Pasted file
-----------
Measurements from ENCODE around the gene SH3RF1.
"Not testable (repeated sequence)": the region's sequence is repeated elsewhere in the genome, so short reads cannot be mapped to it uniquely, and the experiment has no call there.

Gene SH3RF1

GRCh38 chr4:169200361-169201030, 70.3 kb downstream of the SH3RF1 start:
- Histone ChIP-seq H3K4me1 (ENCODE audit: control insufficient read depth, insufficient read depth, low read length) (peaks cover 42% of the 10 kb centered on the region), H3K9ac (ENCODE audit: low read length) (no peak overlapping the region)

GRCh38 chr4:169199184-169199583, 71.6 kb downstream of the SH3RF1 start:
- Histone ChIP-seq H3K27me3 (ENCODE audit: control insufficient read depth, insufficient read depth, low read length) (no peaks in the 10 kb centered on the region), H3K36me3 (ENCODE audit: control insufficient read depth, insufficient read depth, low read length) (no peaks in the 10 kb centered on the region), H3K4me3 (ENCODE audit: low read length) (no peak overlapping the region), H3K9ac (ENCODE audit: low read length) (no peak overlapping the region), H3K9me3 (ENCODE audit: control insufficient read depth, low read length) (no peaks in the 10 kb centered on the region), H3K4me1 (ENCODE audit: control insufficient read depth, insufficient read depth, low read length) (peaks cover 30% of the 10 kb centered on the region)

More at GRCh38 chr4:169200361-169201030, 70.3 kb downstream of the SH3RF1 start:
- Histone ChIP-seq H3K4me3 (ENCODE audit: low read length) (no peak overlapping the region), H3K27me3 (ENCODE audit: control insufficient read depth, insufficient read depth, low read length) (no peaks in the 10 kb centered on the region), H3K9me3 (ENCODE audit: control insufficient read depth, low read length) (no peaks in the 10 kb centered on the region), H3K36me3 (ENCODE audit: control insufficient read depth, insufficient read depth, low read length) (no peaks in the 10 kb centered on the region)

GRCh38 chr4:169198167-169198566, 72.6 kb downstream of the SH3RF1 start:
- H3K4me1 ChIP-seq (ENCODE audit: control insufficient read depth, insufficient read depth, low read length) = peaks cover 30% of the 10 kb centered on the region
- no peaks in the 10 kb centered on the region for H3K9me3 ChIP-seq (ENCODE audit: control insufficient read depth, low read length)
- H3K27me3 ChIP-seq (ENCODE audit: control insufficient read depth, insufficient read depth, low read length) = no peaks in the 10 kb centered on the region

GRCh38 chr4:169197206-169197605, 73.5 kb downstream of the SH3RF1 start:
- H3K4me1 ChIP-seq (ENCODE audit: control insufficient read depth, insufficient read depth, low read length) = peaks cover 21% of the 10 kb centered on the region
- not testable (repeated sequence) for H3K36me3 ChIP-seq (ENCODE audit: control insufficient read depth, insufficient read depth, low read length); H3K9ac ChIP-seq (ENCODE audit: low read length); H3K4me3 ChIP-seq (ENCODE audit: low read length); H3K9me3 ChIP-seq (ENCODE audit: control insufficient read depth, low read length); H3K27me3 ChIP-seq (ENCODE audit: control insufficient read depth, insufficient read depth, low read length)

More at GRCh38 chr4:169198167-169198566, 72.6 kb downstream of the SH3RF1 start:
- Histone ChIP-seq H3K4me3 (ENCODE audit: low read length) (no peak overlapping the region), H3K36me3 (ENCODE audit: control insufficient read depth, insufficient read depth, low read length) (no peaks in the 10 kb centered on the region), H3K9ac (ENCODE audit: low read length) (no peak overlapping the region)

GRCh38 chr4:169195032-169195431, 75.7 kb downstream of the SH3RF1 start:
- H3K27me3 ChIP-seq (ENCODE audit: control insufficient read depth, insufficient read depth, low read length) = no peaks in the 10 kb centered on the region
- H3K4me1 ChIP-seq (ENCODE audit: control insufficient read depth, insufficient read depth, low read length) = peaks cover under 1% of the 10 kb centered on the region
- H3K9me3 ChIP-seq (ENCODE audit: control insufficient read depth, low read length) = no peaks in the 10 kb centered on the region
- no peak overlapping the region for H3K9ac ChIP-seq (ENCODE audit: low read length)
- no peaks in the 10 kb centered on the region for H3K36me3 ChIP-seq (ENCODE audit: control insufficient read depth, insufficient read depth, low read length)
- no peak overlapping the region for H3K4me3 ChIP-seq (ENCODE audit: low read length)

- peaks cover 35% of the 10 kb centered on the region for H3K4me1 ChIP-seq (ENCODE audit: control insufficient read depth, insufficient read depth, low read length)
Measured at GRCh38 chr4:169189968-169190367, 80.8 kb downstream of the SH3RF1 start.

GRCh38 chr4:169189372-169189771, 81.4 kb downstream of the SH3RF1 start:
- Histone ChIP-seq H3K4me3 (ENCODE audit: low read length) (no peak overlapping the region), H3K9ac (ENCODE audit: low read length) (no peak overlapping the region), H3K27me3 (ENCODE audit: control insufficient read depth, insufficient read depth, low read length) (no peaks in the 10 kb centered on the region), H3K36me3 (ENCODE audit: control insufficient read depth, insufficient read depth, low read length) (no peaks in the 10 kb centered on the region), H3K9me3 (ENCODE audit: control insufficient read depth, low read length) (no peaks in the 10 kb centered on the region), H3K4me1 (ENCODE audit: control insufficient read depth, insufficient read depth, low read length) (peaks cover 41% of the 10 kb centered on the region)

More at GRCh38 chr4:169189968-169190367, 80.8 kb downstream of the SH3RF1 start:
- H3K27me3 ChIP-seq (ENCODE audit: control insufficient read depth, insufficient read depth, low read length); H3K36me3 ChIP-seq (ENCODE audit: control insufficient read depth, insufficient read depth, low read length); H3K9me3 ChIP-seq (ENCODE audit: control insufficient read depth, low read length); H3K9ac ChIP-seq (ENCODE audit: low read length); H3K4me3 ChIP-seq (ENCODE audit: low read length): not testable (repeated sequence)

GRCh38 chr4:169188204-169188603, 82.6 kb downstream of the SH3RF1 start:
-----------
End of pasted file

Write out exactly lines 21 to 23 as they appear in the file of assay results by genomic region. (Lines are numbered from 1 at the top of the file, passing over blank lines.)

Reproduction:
- H3K4me1 ChIP-seq (ENCODE audit: control insufficient read depth, insufficient read depth, low read length) = peaks cover under 1% of the 10 kb centered on the region
- H3K9me3 ChIP-seq (ENCODE audit: control insufficient read depth, low read length) = no peaks in the 10 kb centered on the region
- no peak overlapping the region for H3K9ac ChIP-seq (ENCODE audit: low read length)